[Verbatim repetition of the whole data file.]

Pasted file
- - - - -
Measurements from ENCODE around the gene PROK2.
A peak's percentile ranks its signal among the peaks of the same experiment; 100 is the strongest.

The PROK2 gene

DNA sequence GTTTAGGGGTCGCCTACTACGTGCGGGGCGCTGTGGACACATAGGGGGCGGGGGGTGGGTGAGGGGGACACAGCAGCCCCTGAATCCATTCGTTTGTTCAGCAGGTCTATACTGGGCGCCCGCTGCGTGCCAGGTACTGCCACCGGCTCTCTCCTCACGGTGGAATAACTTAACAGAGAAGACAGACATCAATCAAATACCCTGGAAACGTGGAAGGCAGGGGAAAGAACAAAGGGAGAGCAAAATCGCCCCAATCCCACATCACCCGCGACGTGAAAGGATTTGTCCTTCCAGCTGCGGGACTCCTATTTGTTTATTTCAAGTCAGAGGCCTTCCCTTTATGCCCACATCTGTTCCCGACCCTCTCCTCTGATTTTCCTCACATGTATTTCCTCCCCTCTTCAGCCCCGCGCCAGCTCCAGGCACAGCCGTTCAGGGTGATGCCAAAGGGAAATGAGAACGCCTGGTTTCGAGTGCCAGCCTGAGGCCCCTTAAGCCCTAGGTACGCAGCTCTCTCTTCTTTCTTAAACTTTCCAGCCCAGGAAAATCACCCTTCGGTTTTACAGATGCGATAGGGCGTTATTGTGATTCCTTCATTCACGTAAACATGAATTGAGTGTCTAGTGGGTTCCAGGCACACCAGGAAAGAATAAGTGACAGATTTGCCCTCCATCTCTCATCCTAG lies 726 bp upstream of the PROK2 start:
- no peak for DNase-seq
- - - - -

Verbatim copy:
Measurements from ENCODE around the gene PROK2.
A peak's percentile ranks its signal among the peaks of the same experiment; 100 is the strongest.

The PROK2 gene

DNA sequence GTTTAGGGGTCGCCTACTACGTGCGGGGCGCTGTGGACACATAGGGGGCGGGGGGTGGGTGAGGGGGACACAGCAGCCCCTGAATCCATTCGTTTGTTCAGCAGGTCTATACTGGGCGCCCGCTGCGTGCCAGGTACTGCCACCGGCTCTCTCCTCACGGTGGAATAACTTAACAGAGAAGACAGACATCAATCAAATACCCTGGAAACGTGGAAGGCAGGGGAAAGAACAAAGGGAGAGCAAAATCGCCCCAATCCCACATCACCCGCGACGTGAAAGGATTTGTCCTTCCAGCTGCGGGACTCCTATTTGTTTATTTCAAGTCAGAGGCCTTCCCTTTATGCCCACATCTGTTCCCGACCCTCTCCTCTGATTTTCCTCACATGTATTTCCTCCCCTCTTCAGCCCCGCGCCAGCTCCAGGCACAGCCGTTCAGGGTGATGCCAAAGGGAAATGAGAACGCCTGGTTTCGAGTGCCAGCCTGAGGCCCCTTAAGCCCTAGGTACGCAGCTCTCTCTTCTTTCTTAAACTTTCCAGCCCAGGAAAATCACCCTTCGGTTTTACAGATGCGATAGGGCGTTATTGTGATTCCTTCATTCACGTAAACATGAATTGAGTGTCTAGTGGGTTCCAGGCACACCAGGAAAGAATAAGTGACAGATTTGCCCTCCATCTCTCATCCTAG lies 726 bp upstream of the PROK2 start:
- no peak for DNase-seq